Its probably considered bad form to buy a book as a present for someone but read it yourself first before you give it to them. When it comes to knitting books I will freely admit to being guilty of this, my excuse? I’m just being thorough and making sure that the recipient (usually my mum) would actually like it. Its partly to assuage my guilt about this that I’m posting this book review, so now I can claim I read it first so that I could review it for you as well (making you guilty by association). Luckily my mum will never read my blog so I am unlikely to get found out.
The book I shall be reviewing this week is R. Taylor (2013) A Stitch in Time: Heirloom Knitting Skills, Search Press, Tunbridge Wells.
I discovered the book when I was looking for a present for my mum in my LYS, when I picked it up and saw the pram blanket on the cover I suspected it may well be coming home with me. The reason I was drawn to it so quickly was that the design for the pram blanket was almost identical to one that we had as children (although ours was peach – it was the 70s good taste didn’t really come in to it) and like one that Crafty Baby has now. Looking through the book I decided it would make a good present for my mum as it had enough in it to push her out of her comfort zone and get her to try new things but nothing looked too complicated that it might frighten her off. With this in mind I also picked up the wool that she would need to make the slippers also featured on the front cover.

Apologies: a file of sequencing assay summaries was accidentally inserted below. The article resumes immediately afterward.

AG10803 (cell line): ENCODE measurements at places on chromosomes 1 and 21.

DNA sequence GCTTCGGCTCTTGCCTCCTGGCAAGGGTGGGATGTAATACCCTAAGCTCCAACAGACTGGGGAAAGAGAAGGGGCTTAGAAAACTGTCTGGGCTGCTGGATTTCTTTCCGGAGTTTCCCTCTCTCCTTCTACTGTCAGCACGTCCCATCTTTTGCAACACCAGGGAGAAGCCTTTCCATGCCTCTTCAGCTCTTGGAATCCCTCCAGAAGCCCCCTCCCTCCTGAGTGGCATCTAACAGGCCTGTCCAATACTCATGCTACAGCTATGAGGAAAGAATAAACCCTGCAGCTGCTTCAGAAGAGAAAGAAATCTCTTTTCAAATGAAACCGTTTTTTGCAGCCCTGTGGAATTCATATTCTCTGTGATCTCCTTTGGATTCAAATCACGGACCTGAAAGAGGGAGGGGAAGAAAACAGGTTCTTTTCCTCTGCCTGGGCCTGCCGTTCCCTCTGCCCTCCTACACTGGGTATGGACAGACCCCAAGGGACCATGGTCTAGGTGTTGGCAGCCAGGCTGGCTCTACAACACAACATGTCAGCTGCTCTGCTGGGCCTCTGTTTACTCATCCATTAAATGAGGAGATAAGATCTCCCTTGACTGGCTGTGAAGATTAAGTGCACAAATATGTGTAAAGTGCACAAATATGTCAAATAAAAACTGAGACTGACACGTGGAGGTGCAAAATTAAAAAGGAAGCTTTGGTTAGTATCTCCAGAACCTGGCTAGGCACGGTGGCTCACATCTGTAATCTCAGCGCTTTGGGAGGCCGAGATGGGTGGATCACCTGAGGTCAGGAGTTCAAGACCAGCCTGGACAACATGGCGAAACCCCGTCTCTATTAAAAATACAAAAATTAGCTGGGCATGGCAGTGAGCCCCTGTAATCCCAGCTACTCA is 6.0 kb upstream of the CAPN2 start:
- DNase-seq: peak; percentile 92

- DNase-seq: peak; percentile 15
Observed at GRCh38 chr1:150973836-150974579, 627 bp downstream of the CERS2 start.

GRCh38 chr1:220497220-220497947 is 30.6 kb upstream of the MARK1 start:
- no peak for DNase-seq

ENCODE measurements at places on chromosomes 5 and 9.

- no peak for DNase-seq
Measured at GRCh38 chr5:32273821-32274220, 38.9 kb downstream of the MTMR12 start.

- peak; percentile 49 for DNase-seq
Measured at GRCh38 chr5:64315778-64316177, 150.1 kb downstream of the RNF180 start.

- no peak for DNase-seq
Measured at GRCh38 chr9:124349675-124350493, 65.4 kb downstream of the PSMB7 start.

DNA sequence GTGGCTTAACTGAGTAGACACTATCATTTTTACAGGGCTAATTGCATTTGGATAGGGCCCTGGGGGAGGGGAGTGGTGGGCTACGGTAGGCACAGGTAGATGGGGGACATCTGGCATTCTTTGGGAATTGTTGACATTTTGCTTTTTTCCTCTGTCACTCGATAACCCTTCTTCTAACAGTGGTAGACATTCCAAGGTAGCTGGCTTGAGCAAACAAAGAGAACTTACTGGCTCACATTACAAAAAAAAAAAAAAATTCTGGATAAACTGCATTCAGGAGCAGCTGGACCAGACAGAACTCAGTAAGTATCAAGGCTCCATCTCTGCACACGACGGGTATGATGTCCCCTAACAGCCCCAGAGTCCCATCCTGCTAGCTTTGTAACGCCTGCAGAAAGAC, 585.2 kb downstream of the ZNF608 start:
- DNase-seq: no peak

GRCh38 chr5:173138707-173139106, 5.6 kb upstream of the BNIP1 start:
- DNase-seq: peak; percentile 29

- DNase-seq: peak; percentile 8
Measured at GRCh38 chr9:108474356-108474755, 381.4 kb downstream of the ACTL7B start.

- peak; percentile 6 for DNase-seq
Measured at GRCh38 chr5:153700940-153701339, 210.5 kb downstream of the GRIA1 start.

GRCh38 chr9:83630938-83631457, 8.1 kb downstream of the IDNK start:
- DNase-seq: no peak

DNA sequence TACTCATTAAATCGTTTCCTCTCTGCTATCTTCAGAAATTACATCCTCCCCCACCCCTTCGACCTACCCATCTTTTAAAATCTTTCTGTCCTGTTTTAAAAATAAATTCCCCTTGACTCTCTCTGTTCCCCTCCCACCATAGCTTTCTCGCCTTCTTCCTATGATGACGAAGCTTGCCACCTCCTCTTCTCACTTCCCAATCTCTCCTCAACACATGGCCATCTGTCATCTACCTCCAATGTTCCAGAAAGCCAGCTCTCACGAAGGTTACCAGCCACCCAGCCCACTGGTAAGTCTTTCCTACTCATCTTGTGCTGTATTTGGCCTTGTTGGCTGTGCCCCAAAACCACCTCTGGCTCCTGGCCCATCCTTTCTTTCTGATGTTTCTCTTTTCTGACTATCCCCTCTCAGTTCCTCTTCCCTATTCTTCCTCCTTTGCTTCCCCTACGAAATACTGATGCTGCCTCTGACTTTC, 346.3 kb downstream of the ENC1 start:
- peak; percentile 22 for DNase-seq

Enough about why I bought it for my mum, why would anyone else be interested in it? Well, its not just a project book it also contains a stitch dictionary and interesting stories about the history of knitting traditions.
There are 12 projects in the book;
– a tote bag
– a hot water bottle cover
– a cowl
– a beret
– a baby blanket
– a cushion cover
– a cabled cardigan
– lacy socks
– a shawl
– a fair isle jumper for a child
– colourwork mittens
Of these I would be tempted to make at least 8 of them, much better odds than I normally find with project books. The photographs of the projects themselves are nicely styled and show off the knitted article rather than the model.
The stitch dictionary features over 150 stitch patterns and is broken down in to the following categories:
– colourwork (both slip stitch and stranded)
Each stitch pattern is accompanied by a colour photograph of a swatch, most of them are very clear but the royal blue yarn used in the textured stitch section doesn’t who off the patterns in the swatches as clearly as it could do, but that is a relatively minor niggle on my part.
The sections on the history of various knitting traditions are really quite interesting and feature some fabulous black and white photographs. Traditions covered include:
– fisherman’s ganseys
– alpine twisted stitches and Celtic knot work
– bobbles and cables on Aran sweaters
– leaf patterns on Victorian counterpanes and blankets
– lace knitting in Shetland, Iceland and Orenburg (Russia)
– colour work and the differences between Nordic, Fair Isle and colour work in the Americas.
My only other slight minus for the book was that the projects are interspersed throughout the book in the sections relevant to the technique used to create them but there is no quick reference to them, you need to physically search through the book for them as they aren’t even listed on the contents page. Other than that though I really liked the book, not only was it good enough for me it was good enough to buy as a present for my mum!